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 Clipper2004-02-09 08:08
picture by Flemming Funch

I don't know why I suddenly thought of it. But I suddenly was wondering what ever happened to Clipper, which was a database programming compiler I used to do a lot of work in. And when I wondered whatever happened to it, and searched on the net, I found this nice history. Wow, I recognize just about all of those boxes.

I learned "real" programming languages earlier. Fortran, Algol, C, Pascal. But when it came to doing stuff that a normal business needed, they didn't do me much good. dBase did. I was running dBase II on my first IBM PC in 1983. In 1985 I was asked by an insurance company (or, rather a PPO, a network of doctors that were processing insurance claims from them) to do a simple application for keeping track of their insurance claims, which they were otherwise doing by hand. They asked me, and that was a quite meaningful question at the time, whether I thought it would be best to do it with macros in Lotus 1-2-3 or in dBase III. I was very fluent on both, and I luckily said that dBase made the most sense. Then I heard about Clipper, which was a faster, compiled, version of dBase. xBase would be the generic term for some kind of dBase clone. So, we switched to that. And what was meant to be a little parttime project for me to tinker with for a couple of months mushroomed into a five year project as the company grew dramatically, and became more efficient based on my, initially, clumsy Clipper program.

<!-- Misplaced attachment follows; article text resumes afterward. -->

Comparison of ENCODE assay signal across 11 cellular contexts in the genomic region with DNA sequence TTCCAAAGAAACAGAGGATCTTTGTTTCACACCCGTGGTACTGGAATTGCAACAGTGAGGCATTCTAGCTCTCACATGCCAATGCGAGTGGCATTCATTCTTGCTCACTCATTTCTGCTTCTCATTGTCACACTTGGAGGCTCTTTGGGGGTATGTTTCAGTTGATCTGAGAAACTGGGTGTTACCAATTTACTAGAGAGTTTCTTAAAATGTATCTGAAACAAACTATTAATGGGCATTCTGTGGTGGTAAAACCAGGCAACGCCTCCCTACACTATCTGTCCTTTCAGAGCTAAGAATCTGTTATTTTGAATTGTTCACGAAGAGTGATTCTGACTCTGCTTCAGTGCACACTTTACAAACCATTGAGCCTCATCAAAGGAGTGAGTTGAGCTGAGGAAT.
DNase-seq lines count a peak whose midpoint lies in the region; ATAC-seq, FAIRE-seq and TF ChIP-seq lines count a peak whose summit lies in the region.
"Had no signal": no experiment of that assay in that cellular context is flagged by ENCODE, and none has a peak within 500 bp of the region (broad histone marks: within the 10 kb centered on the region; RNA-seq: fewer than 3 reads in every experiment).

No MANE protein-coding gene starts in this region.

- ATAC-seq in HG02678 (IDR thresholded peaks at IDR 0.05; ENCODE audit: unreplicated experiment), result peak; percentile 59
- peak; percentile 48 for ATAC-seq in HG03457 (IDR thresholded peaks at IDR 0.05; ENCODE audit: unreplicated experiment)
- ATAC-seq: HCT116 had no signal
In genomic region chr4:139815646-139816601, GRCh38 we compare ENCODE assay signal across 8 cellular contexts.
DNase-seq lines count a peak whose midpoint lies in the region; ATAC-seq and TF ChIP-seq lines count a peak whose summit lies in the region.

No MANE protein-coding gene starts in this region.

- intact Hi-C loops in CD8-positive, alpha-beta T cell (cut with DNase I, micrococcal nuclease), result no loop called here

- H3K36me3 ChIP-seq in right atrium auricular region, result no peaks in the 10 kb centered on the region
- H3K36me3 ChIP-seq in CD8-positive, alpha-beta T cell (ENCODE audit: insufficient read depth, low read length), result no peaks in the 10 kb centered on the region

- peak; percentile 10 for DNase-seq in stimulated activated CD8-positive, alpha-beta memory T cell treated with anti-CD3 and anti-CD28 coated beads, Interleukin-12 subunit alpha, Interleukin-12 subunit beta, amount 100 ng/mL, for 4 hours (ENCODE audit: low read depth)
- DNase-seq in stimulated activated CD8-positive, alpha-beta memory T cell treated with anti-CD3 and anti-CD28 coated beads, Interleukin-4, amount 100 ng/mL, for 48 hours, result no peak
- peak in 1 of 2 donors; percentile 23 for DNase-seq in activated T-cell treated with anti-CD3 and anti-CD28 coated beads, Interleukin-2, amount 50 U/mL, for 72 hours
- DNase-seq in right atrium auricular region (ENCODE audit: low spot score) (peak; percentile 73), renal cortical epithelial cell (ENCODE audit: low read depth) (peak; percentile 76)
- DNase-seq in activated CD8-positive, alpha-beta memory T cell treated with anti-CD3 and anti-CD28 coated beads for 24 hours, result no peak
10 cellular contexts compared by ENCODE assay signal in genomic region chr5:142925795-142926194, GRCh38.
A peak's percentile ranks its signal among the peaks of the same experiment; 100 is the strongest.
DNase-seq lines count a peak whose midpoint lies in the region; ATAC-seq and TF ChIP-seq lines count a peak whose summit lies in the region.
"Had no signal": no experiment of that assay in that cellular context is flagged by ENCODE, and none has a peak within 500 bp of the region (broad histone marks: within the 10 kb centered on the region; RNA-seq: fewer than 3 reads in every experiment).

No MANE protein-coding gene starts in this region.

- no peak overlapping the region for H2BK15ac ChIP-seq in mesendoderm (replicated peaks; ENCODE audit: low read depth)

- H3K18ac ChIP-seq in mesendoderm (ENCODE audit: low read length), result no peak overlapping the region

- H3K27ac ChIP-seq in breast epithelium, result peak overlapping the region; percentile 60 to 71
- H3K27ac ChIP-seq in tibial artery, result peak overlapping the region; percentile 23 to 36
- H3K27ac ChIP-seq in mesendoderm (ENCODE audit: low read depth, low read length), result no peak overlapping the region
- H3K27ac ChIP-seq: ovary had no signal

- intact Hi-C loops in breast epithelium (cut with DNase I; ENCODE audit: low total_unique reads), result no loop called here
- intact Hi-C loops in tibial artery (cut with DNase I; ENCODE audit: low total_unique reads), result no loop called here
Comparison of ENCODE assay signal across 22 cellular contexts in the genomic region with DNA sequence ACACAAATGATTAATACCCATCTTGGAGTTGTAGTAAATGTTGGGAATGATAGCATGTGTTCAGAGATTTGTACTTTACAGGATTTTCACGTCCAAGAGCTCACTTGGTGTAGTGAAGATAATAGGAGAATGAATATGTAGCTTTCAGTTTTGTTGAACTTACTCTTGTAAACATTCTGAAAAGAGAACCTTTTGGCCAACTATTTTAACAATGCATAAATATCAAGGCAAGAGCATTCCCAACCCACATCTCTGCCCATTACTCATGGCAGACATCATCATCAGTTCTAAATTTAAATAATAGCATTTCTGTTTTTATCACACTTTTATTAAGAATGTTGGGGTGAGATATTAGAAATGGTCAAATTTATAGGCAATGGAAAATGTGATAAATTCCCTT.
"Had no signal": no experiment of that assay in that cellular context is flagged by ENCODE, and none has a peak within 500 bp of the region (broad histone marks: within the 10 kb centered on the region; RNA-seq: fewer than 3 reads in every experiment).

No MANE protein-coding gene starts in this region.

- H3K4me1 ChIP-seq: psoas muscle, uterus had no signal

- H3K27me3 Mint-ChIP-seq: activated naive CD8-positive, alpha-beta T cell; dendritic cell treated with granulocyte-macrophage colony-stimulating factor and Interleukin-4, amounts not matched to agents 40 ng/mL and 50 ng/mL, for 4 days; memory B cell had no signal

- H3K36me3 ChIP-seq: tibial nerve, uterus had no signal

This was running in DOS on 286es. And networking was a bit primitive in those days. First it was a Corvus network, then 3Com. The Clipper version was at first Winter 85. And now, when it came to that multiple users needed to share one database, I was having a bit of a problem. File or record locking weren't available yet, neither in the networking software nor in Clipper. A year or so later it was, but at first I had to jump through some major hoops to implement the functionality of a multi-user, file-locking, error-checking, commit and rollback database system with some tools that didn't actually support it at all. But it worked. At the time the company would once in a while have Big8 consulting companies come in and evaluate what they were supposed to do. And on more than one occasion they recommended rather forcefully that they get a mainframe or at least a minicomputer, and drop this silly PC stuff which wasn't meant for this volume and kind of activity. Somehow, since I didn't know it was impossible, I convinced the management to trust that I could do it anyway, and they saved a few hundred grand in hardware costs when it turned out that I succeeded. Even Nantucket, the people who made Clipper, were shaking their heads when I explained my system of 50 workstations processing a million claims per year, stored on a database distributed over a half dozen servers. They had never heard of anybody doing anything that big with their software.

Anyway, today it would be nothing special. But then again, PCs today are close to a thousand times faster than then, and have more than a thousand times as much storage space. And dBase or Clipper would be words I wouldn't even put on my resume, as it is antiquated stuff nobody's using today. Well, almost nobody. But it is nice to be a little nostalgic.

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11 Feb 2004 @ 12:42 by Kent @ : DBX